Somebody apparently took UPbit for US$50 million worth of ether.
“Upbit’s CEO said in a blog post at 9:00 UTC on Wednesday that an abnormal transaction from its wallets had resulted in the outflow of 342,000 ether (ETH) earlier today.
The exchange said the loss will be covered by its own assets. Meanwhile, withdrawals and deposits have already been suspended as a precaution. The firm estimated that it will take “at least two weeks” for services to be back to normal.”
The missing ether was reportedly sent from Upbit’s wallet to an unknown Ethereum address.
The exchange has moved all cryptocurrencies held in “hot wallets” to more secure “cold wallets”:
“Hot wallets are software-based storage solutions for cryptocurrency, typically applications on phones or computers. Cold wallets are hardware-based — typically standalone devices kept offline while not in use to ensure they’re out of reach of Internet baddies.”
UPbit didn’t use the term “hacking,” but the presumption is that the exchange got hacked when a hot wallet private key got exposed.
Police, KISA and cybersecurity companies are investigating the incident.
The hack of UPbit — if it was a hack — has sparked growing concern regarding the security of cryptocurrency exchanges, reports Korean-language blockchain news website The BChain.
UPbit took pride in being relatively secure — it had hired security specialists, adopted security solutions and acquired ISMS certification. On Coinmarketcap’s top 100 exchanges, UPbit’s cybersecurity score was 14th highest in the world and No. 1 in Korea. In fact, security was a reason why so many South Koreans used it.
If even UPbit could get hacked, no cryptocurrency exchange is safe. Or so people are worrying.
The hack could also influence ongoing efforts to pass revisions to the Financial Transactions Reporting Act (FTRA). Somebody from the office of Democratic Party of Korea lawmaker Kim Byung-wook, the sponsor of the proposed revisions, said negotiations could turn to how to strengthen security-related provisions, the bolstering of which would make the final passing of the revisions possible.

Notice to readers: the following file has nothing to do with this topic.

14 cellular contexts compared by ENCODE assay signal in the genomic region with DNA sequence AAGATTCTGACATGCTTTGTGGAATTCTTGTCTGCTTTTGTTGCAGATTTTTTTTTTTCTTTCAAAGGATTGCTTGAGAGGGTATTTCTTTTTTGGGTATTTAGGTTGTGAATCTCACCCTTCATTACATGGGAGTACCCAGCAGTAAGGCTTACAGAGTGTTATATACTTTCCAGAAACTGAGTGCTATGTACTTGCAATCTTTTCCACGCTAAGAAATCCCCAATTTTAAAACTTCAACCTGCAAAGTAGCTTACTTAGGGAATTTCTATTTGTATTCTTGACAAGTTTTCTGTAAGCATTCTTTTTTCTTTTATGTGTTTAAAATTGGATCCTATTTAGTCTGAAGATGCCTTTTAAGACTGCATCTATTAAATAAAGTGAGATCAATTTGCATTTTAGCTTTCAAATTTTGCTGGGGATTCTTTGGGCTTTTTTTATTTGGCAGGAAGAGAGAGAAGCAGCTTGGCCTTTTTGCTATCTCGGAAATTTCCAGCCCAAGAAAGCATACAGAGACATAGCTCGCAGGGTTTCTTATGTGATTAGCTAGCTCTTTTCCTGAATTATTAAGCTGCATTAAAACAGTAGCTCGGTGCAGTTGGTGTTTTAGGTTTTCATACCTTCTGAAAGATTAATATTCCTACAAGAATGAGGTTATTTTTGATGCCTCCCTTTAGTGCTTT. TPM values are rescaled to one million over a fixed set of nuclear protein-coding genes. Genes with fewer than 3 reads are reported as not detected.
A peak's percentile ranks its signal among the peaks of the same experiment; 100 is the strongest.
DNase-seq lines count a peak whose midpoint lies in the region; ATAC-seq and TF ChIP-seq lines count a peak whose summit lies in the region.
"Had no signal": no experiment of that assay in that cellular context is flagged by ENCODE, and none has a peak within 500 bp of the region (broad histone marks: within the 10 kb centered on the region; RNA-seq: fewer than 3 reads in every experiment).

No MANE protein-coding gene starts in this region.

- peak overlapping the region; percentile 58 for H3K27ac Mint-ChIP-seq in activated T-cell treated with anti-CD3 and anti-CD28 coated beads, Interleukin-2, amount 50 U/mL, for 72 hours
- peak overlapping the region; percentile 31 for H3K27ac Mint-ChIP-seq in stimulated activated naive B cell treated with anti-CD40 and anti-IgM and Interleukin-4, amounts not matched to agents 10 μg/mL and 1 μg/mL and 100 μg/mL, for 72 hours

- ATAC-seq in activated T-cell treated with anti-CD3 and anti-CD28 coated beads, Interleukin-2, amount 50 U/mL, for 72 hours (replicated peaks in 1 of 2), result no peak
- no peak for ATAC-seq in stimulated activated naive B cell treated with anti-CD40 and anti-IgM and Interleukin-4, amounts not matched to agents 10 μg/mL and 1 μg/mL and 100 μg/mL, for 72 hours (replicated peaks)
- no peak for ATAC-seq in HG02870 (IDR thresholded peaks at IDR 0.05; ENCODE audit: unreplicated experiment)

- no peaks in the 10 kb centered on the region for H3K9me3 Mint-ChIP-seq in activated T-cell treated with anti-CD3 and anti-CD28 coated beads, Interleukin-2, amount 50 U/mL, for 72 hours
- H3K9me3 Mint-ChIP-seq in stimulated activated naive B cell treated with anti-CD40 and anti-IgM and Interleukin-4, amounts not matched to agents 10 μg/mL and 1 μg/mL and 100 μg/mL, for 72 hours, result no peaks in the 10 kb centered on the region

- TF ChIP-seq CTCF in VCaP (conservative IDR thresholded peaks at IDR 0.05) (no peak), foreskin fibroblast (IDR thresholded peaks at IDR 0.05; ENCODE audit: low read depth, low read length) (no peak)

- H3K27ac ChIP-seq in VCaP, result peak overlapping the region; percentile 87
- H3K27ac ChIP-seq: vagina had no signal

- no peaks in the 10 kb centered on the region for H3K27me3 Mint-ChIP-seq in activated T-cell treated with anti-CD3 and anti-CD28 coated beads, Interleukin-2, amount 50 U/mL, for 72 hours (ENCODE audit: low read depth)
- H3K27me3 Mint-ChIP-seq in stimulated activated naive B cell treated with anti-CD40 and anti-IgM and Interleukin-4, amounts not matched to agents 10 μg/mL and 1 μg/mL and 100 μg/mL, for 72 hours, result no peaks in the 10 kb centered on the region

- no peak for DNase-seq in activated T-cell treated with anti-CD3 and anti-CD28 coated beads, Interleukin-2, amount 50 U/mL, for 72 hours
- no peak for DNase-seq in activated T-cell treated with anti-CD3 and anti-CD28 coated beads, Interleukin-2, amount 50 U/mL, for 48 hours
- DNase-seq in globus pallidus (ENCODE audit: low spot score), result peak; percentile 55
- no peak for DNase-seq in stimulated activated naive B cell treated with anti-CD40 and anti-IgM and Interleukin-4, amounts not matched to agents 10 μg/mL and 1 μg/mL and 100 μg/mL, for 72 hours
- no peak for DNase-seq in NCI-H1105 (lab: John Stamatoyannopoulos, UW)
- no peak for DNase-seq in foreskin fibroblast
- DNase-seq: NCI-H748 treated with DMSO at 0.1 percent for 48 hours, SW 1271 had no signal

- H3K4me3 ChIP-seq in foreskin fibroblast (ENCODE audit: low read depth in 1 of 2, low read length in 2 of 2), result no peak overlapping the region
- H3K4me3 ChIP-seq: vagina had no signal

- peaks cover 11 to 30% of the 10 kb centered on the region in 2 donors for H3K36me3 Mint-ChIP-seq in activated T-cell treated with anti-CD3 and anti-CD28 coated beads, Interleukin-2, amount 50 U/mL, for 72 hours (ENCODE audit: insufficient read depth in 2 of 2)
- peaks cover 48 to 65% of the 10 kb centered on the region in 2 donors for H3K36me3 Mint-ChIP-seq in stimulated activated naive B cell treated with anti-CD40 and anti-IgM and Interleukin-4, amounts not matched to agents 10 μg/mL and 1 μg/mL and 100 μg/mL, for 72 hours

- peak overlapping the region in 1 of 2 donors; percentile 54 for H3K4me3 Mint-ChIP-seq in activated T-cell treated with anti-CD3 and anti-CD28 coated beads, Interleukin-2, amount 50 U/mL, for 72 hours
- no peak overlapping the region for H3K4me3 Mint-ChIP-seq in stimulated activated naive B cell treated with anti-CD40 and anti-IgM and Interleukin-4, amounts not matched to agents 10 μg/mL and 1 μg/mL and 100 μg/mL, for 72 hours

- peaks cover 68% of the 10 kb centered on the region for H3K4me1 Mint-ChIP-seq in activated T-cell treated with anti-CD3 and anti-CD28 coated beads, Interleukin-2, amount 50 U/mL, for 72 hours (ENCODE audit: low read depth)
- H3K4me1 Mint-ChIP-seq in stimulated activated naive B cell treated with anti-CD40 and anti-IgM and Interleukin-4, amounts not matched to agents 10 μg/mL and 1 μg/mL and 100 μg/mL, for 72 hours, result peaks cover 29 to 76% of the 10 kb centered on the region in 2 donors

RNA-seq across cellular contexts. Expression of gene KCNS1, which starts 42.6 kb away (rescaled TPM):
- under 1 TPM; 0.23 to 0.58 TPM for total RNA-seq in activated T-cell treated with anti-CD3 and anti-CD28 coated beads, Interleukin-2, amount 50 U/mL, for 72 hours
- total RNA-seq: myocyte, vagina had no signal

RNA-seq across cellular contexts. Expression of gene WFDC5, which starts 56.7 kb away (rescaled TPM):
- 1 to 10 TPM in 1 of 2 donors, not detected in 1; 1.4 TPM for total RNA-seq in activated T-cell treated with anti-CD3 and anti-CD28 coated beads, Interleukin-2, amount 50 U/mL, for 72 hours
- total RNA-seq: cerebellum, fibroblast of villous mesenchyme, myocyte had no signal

Also in the Korea blockchain space…
(By Brady Dale, Coindesk, Nov. 29)
Federal prosecutors have arrested a blockchain developer who spoke at a cryptocurrency conference in North Korea in April. The FBI accuses the developer of discussing at the conference “how blockchain and cryptocurrency technology could be used by the DPRK to launder money and evade sanctions, and how the DPRK could use these technologies to achieve independence from the global banking system.”
(By Valentin Voloshchak, The Diplomat, Nov. 30)
Far Eastern Federal University’s Valentin Voloshchak examines the complexities of South Korea’s de facto ICO ban. In particular, he notes that though the main opposition party criticizes the ban, national security concerns might make it difficult for the party to lift it even if it were to take power.
(By Kim Eun-jin, BusinessKorea, Dec. 2)
Blockchain-based karaoke DApp SOMESING will be listed on the major exchange DCoin from Dec. 5. The DApp has been doing quite well since its launch on Nov. 19. We interviewed the SOMESING team in March.
(By Joseph Young, Decrypt, Nov. 30)
Ground X, Kakao’s blockchain subsidiary, will launch its wallet “Clip” in the first half of next year. Joseph Young writes, “By 2020, the three dominant conglomerates in their respective industries — Samsung, Shinhan, and Kakao — will likely operate native crypto wallets alongside each other, creating a more practical environment for cryptocurrency adoption.”
(By Yogita Khatri, The Block, Nov. 27)
Somebody apparently took UPbit for US$50 million worth of ether. The exchange said it would cover the losses with its assets. It has also suspended deposits and withdrawals for at least two weeks.